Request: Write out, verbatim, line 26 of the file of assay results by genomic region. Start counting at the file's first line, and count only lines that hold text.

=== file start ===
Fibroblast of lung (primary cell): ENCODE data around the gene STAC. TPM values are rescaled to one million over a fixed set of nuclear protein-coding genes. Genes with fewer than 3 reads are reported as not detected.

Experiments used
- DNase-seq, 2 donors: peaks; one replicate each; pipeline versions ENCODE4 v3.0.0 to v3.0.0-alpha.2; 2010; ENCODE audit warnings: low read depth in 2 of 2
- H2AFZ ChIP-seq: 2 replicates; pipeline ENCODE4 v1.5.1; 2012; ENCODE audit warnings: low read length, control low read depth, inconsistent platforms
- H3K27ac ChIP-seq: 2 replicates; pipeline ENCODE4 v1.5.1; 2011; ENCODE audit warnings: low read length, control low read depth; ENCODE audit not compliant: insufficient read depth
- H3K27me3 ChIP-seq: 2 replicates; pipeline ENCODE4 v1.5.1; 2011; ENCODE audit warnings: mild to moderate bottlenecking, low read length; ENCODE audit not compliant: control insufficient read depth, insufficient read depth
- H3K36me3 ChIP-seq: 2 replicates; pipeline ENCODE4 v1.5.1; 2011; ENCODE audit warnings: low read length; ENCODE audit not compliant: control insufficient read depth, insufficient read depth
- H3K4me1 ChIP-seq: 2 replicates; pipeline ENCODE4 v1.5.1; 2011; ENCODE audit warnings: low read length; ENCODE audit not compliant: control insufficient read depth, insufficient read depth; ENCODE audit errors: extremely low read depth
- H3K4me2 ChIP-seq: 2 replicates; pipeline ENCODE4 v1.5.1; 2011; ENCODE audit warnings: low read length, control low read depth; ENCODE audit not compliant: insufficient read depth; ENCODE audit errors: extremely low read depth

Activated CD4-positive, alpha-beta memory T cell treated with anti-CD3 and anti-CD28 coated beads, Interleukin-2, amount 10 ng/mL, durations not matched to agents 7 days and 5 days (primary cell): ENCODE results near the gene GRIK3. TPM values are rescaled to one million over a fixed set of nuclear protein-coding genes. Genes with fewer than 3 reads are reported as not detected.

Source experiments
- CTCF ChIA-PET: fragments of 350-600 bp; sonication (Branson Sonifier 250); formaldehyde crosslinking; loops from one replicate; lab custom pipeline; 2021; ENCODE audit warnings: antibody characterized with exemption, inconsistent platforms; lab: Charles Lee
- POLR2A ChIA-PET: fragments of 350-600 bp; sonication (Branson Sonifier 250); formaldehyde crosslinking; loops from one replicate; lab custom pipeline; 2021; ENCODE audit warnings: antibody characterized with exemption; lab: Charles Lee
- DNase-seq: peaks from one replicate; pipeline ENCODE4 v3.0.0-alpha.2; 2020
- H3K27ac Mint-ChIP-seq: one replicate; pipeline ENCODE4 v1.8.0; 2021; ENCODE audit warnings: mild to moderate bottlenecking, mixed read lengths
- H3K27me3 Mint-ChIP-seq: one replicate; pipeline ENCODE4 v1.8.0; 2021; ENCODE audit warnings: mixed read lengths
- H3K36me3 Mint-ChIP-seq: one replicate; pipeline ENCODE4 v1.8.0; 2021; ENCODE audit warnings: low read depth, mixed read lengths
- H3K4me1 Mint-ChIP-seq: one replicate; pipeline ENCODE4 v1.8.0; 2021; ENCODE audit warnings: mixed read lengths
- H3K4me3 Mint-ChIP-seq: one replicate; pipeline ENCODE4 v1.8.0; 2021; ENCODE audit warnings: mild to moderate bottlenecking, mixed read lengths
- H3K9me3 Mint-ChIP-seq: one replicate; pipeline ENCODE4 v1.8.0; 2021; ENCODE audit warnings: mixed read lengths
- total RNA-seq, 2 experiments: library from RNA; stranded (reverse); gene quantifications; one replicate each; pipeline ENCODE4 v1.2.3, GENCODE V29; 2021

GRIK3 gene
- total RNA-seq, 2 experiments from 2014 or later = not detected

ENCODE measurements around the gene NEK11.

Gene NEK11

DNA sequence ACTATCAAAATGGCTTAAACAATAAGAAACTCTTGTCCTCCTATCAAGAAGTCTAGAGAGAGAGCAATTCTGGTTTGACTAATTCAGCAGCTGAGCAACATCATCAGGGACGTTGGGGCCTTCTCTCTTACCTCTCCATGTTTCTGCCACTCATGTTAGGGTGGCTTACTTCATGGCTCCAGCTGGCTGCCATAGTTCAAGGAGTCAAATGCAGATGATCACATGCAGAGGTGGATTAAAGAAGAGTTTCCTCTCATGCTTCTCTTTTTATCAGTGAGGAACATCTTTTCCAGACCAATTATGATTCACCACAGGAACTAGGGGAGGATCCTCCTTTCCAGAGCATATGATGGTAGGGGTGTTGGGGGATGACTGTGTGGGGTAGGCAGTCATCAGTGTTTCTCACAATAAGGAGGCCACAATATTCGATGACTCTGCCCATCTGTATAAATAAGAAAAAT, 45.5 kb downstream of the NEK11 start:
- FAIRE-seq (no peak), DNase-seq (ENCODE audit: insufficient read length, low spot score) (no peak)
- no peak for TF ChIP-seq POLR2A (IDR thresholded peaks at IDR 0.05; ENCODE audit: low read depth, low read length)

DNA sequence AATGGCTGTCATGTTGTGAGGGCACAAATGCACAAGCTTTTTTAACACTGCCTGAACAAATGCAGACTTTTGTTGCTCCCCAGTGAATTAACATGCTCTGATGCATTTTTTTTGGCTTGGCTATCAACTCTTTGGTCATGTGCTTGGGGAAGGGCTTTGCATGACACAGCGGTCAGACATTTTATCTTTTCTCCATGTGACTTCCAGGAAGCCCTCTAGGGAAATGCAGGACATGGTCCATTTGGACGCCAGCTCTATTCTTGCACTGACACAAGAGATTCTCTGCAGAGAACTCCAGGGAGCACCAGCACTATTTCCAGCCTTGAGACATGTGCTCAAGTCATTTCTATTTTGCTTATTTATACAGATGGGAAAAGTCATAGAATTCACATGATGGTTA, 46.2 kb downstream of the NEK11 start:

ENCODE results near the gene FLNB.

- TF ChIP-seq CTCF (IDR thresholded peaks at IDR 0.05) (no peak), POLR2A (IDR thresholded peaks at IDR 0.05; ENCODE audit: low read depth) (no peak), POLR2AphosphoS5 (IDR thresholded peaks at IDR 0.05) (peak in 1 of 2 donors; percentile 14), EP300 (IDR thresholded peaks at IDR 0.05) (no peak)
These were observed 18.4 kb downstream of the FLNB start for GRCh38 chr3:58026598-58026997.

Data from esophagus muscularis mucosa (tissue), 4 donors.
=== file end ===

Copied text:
DNA sequence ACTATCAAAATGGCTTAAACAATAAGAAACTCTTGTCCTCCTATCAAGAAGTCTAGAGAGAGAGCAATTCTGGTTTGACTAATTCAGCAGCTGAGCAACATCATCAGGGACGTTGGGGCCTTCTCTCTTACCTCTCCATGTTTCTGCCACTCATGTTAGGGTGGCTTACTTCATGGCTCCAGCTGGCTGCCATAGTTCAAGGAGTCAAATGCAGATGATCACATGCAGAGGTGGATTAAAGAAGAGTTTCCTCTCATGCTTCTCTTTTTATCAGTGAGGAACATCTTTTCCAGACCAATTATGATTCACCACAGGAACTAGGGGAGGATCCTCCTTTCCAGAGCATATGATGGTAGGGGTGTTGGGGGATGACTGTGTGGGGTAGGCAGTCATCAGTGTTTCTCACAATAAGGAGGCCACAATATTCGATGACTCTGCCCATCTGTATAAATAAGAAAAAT, 45.5 kb downstream of the NEK11 start: